When I moved overseas in my 20s, I willed myself to start having Shabbat dinners. I knew that repetitive action changes behavior, and I wanted to get better at creating community.
There was only one (admittedly big) challenge: There often weren’t many Jewish people in the places I was living.
Faced with the choice between isolation and community, I chose to start a practice of inviting non-Jewish people to the Shabbat table.
My first one was in Kabul, Afghanistan with my Ethiopian, Sudanese, French, and Israeli colleagues.
This practice is one of many surprising and significant consequences of my living in small communities in developing countries around the world for years.
My daughter’s birth added another layer to my Shabbat. I never wanted her to feel unlucky to be Jewish, or associate being Jewish with being alone and isolated.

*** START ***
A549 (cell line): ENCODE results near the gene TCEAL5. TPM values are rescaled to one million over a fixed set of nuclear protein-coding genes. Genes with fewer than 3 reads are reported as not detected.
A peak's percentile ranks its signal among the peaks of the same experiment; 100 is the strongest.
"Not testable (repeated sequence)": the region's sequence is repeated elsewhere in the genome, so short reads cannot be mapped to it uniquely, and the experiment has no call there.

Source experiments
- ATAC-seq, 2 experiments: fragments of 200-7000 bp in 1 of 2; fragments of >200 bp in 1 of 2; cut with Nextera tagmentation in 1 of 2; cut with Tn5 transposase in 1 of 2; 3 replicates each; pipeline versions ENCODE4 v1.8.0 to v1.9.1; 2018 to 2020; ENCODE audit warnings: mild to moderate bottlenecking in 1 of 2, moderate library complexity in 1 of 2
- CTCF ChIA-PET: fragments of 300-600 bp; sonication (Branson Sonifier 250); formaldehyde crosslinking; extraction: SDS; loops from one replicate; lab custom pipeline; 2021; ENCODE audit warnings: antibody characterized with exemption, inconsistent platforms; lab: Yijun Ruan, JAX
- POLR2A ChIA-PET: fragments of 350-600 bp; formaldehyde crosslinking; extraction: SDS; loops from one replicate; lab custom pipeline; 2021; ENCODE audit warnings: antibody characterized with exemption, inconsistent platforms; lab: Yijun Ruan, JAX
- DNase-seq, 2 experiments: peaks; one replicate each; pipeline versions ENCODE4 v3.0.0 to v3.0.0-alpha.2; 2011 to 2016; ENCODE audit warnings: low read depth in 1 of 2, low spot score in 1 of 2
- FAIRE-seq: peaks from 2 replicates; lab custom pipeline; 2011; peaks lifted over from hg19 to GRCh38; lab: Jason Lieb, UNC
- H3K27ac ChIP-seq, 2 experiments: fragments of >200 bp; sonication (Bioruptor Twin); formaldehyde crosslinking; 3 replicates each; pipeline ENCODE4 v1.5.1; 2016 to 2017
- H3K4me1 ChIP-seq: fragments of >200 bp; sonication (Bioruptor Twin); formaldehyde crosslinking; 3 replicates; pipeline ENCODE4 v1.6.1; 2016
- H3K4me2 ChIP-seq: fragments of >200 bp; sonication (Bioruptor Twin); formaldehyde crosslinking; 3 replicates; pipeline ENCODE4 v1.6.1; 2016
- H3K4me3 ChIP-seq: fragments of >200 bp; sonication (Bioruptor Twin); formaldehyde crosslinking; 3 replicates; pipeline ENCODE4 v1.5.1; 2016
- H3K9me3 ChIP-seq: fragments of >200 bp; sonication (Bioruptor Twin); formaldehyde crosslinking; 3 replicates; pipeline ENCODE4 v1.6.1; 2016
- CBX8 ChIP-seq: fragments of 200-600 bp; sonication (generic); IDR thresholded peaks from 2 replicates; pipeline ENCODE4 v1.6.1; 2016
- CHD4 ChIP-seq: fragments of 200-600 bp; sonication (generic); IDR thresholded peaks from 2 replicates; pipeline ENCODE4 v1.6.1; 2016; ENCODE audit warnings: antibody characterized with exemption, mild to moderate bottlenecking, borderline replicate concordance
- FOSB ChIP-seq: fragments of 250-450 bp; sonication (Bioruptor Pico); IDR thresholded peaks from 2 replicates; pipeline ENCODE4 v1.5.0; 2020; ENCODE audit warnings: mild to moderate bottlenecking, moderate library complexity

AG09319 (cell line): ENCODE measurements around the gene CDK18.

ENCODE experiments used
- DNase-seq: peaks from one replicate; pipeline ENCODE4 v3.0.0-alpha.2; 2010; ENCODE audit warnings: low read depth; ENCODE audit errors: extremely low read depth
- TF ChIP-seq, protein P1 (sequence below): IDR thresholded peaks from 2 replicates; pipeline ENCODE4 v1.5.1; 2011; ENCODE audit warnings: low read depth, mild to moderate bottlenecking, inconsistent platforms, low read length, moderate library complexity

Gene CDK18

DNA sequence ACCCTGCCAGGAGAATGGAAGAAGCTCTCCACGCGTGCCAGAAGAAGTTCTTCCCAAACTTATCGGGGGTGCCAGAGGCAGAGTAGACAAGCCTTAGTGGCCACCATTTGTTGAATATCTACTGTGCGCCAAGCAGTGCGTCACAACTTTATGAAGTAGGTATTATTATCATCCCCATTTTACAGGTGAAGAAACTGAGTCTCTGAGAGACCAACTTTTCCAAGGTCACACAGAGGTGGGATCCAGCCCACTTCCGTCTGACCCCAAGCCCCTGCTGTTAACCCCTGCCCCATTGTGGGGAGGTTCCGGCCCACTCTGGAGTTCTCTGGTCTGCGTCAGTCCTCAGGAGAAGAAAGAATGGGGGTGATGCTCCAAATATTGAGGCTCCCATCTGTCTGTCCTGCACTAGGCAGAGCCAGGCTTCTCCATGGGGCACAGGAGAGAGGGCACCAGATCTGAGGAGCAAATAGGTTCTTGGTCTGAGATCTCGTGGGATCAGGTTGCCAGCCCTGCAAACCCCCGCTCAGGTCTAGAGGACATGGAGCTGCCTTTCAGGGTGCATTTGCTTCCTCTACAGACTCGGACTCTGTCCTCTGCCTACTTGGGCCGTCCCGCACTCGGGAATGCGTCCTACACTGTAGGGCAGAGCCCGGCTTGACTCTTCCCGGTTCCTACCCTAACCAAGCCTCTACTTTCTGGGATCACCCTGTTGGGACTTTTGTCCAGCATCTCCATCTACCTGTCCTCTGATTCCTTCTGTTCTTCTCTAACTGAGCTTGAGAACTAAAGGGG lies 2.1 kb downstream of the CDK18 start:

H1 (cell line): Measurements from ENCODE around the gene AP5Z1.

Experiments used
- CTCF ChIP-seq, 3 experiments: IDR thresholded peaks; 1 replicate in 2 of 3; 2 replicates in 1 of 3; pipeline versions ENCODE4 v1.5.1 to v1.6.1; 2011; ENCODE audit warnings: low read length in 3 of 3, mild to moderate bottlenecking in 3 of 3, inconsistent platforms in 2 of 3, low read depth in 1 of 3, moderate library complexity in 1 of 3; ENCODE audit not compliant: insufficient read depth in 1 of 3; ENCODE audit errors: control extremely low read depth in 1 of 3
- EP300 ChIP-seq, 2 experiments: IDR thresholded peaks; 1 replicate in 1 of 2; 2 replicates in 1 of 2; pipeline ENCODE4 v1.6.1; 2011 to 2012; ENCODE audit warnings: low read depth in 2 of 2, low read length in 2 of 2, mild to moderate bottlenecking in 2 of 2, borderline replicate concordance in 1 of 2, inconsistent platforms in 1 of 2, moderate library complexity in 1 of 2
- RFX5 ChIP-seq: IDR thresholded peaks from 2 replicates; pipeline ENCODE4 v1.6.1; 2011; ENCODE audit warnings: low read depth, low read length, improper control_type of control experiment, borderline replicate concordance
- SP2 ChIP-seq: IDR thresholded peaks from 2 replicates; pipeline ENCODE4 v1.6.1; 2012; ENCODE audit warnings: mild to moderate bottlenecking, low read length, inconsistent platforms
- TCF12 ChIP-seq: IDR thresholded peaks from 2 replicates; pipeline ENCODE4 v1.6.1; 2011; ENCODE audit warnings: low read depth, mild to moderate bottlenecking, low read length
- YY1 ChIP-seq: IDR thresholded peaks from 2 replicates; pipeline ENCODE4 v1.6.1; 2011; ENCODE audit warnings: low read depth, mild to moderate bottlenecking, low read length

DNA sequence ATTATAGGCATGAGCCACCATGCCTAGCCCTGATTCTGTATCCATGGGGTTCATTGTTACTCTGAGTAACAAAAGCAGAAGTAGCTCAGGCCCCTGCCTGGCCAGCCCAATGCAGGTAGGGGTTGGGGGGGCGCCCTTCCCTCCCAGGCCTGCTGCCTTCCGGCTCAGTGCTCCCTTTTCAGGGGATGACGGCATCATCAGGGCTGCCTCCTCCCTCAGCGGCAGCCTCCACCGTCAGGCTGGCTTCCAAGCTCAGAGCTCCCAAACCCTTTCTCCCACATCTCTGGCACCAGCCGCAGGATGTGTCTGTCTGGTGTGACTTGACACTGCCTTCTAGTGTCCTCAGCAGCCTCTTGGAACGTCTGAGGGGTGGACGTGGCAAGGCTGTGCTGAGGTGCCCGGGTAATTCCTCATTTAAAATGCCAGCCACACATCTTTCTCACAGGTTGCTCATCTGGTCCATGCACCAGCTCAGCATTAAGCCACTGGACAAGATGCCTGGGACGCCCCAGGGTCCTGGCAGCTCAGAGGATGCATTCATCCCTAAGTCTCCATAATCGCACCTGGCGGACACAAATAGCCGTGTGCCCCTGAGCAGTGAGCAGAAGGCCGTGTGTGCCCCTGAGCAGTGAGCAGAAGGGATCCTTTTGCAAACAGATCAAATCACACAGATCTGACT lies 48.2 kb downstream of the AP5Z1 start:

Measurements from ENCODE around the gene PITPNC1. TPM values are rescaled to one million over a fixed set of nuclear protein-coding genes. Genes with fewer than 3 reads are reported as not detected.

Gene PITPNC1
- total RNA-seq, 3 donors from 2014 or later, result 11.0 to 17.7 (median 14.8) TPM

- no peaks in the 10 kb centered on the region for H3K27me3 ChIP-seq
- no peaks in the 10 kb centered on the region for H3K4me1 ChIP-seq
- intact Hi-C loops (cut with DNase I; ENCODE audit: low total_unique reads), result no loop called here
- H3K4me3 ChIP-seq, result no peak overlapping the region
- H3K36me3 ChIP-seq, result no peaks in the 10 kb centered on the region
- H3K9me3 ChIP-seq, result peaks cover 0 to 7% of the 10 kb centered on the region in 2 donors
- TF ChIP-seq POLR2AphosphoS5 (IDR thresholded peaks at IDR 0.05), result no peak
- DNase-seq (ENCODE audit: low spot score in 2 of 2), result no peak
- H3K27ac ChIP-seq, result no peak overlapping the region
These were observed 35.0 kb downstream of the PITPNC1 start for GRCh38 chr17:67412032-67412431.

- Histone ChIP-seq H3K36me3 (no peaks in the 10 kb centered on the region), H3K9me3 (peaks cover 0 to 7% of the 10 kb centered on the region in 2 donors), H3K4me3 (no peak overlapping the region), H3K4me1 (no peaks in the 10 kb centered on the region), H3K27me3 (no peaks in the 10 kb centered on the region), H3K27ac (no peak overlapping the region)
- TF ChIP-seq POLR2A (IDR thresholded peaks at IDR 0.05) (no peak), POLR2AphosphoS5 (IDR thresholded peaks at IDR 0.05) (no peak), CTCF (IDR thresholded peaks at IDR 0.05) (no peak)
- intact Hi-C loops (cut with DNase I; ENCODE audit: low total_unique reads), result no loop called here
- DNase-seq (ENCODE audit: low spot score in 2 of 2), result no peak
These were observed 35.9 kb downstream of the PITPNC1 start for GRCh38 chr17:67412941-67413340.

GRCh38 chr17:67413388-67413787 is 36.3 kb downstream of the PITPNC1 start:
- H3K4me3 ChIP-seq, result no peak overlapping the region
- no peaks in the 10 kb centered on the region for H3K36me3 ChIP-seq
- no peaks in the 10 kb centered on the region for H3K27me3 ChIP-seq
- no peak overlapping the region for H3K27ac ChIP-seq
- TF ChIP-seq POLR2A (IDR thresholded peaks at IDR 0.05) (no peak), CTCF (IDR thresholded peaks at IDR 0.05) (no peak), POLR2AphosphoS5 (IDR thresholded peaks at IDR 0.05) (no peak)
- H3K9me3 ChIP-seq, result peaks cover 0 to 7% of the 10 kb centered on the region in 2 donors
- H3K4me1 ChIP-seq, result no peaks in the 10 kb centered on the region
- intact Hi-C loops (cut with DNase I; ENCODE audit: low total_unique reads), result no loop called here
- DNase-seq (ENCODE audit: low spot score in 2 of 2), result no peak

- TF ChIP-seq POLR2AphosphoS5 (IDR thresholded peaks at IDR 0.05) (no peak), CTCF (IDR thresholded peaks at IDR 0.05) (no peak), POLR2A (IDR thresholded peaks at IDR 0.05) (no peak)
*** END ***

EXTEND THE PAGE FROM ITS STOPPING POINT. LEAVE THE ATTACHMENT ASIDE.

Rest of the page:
And so I’ve strengthened and continued this practice of inviting non-Jewish people to Shabbat in order to create and share joy.
Shabbat gives us a structure to create community.
This is such a relief, because it’s tough to think of ways to grow your community on your own. We all are looking for ways to “show up” for one another—what if you let your Shabbat invitations be one of those ways?
Over the years, my family and I have had such interesting, deep Shabbat experiences with our non-Jewish friends.
They always leave our Shabbat having had a firsthand positive experience with Judaism, which builds peace and understanding in a world that could always use more of it.
In the comments, tell me: Have you ever invited non-Jews to your Shabbat table? Why or why not?